As a seasoned train commuter, I ought to have known better by now: rose coloured glasses and rail travel really do not mix.
When City Rail announced they were rolling out a platform (pardon the pun) to quell the disquiet on board some of their services I immediately conjured up commuting images complete with mood music, muted conversations and dimmed lighting. And because I was unfortunately very familiar with the oversharing, shout-away-on-your-mobile-phone-with-no-regard-for-others type of passenger, I was curious to see for myself if such an optimistic proposal could actually work.
Excitedly boarding the 2.15pm from Central, I settled myself in for a serene commute back to the Coast. However, within minutes of pulling away from the platform I’d already counted two phone conversations swirling around me, an opinionated one-upmanship conversation to my right and two stops down the track encountered a teacher with eight primary school students in tow (and clearly excited to have been on a field trip to the ‘Big Smoke”) traipsing through the “Quiet Carriage”.
Central Station, I thought ironically (to myself, of course!) we have a problem…
Suddenly there was so much noise that no one could even hear the announcements over the loud speaker advising that we were in a designated quiet carriage. In fact the only way I could foresee this scheme actually being a success was if the noise police began to patrol the aisles or a stern faced librarian sat at the front of each carriage, ready to reproach wayward passengers into silence with a single stare.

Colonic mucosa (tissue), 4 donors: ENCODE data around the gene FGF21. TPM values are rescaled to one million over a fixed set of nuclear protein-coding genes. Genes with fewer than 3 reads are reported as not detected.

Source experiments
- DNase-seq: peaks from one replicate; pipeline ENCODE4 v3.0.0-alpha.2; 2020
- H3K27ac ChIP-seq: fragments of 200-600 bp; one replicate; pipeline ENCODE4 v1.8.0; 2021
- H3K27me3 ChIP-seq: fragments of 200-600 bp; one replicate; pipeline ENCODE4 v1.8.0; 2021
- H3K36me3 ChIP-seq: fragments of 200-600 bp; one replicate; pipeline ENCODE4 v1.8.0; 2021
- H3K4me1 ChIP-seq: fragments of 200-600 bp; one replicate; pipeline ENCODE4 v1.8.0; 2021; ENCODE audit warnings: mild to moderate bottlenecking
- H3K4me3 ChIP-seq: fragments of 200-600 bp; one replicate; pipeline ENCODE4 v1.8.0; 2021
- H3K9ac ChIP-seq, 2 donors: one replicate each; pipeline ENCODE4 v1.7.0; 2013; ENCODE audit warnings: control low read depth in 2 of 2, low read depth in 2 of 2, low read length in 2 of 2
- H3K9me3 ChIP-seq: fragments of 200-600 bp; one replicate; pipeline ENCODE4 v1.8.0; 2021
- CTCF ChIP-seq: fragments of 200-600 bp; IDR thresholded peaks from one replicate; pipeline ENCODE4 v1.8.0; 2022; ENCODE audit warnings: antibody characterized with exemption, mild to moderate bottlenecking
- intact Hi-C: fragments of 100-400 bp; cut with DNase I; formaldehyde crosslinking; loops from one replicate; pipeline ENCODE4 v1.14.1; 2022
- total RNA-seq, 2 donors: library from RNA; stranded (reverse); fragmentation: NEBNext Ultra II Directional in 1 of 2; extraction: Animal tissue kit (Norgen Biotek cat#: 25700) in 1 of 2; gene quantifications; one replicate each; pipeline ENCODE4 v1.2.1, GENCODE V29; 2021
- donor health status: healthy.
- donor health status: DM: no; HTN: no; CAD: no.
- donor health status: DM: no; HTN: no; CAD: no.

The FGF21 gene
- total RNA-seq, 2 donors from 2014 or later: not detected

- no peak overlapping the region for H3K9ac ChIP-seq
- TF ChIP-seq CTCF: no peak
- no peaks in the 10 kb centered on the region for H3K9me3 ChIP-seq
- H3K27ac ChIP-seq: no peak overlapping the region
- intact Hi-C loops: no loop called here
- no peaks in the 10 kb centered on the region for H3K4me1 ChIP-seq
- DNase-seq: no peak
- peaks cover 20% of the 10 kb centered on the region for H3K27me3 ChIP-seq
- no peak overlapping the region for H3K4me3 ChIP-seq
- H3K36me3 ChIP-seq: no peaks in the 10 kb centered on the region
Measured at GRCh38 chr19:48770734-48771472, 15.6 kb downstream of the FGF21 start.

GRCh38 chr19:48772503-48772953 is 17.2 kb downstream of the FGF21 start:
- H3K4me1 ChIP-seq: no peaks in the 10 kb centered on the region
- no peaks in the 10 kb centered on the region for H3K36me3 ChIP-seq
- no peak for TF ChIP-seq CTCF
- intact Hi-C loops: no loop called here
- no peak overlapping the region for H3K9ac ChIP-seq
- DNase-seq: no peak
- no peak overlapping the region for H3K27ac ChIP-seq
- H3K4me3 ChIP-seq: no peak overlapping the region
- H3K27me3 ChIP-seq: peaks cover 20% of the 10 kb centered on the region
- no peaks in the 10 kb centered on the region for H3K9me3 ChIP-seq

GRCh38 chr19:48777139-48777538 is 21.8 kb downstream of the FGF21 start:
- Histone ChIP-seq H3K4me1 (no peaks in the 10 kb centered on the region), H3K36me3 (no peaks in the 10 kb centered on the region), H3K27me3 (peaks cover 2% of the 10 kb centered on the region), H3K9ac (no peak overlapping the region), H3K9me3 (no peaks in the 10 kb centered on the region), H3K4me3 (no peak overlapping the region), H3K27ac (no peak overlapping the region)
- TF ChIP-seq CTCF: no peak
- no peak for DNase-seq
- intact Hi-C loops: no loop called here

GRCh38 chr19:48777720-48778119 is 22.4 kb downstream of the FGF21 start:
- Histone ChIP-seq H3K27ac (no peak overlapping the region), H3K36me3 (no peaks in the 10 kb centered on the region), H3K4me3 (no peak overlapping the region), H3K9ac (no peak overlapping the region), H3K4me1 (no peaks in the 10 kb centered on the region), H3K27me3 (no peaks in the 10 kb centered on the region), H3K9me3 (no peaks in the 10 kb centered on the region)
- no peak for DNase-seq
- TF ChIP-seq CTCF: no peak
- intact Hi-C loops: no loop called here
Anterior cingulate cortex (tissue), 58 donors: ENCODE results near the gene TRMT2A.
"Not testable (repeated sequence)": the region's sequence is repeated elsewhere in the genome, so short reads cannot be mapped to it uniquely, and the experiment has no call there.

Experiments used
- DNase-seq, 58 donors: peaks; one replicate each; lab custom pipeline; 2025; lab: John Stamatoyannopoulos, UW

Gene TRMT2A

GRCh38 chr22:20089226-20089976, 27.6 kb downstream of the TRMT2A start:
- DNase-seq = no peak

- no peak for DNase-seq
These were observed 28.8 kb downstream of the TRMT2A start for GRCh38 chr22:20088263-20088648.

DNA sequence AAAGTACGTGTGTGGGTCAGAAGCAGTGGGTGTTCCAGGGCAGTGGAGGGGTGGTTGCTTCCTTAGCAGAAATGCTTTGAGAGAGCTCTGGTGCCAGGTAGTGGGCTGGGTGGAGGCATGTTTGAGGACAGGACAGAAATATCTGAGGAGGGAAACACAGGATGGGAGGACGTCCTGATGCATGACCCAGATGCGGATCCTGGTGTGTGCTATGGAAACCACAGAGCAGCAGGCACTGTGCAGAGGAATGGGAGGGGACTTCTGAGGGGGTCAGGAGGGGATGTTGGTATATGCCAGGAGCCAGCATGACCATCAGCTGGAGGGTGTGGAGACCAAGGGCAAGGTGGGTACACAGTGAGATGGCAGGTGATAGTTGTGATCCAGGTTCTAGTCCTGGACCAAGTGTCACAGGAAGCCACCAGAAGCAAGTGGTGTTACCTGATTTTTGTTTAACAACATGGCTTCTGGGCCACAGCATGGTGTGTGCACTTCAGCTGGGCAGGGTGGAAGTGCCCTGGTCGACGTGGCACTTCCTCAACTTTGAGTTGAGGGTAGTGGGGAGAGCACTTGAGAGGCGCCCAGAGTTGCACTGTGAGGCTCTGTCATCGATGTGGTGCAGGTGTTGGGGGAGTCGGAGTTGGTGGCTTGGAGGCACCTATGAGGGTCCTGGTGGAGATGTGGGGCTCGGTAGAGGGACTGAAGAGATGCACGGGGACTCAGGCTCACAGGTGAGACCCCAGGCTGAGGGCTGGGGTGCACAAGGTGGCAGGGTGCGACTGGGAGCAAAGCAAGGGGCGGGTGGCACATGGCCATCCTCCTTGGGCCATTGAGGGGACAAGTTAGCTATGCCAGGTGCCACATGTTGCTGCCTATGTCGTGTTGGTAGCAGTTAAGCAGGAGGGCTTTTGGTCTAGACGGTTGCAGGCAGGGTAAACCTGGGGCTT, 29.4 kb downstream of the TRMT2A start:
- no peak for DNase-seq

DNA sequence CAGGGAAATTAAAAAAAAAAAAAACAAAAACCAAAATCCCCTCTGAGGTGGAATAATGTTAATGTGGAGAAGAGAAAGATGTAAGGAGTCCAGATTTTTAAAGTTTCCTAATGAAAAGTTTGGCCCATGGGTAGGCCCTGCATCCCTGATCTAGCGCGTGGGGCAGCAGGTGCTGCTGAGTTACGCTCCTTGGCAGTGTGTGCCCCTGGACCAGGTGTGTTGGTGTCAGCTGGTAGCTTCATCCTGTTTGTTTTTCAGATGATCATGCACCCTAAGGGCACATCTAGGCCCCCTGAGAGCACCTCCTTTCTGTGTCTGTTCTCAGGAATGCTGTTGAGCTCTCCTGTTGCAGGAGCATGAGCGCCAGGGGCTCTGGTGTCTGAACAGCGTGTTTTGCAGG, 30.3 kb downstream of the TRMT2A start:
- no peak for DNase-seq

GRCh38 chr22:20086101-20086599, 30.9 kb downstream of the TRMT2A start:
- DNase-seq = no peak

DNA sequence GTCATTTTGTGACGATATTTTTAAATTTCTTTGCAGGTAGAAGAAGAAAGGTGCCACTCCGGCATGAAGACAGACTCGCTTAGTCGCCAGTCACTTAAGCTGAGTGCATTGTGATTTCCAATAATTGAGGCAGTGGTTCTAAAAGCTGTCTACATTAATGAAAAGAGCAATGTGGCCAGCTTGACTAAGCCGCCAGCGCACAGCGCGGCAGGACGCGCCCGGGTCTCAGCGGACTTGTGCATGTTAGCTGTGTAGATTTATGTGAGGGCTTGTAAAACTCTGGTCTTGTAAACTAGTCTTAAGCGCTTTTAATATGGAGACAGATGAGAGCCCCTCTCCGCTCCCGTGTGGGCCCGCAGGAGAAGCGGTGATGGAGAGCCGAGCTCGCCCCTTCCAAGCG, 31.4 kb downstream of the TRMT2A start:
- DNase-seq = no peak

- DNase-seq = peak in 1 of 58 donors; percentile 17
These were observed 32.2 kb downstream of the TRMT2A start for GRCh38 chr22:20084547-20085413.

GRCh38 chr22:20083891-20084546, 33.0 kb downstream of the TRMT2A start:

Forty-five minutes in however and finally, we were close to commuter nirvana. All was silent, bar the softly snoring gent a few rows back from me. Perhaps the “quiet carriage” might just have been the very thing responsible for lulling him off to sleep?
Our silent luck though was sadly to be short-lived. Thanks to a delay generated from a broken down freight train in front of us at Woy Woy, all noiseless bets were off. No designated quiet area can stop the disgruntled chatter between commuters as the unscheduled stop stretches into the half hour mark.
And just when I was settling back into my seat with the Woy Woy delay finally behind us, imagine my surprise when a policeman literally materialised before my eyes! Perhaps it was an initiative of City Rail to patrol the correct execution of etiquette in the “Quiet Carriages” after all!
Alas, by Gosford, when yet more school students spilled through the doors and into the “Quiet Carriage” it became clear this enterprise might just be on par with wishful thinking. And as my husband joked, as I lamented to him about the lack of enforcement of the peace, perhaps those carriages not deemed as a noise free zone were the real places to be sitting. Surely everyone else, as idealistic as I was cramming onto the first and last carriages with the same hope – to enjoy an undisturbed trip home – leaving the “anything goes” carriages probably relatively peaceful!
Fox in the City says
I love the idea but cannot for the life of me figure out how they could make that work. Although, I love your idea of the librarian stare . . . that just might do it. 🙂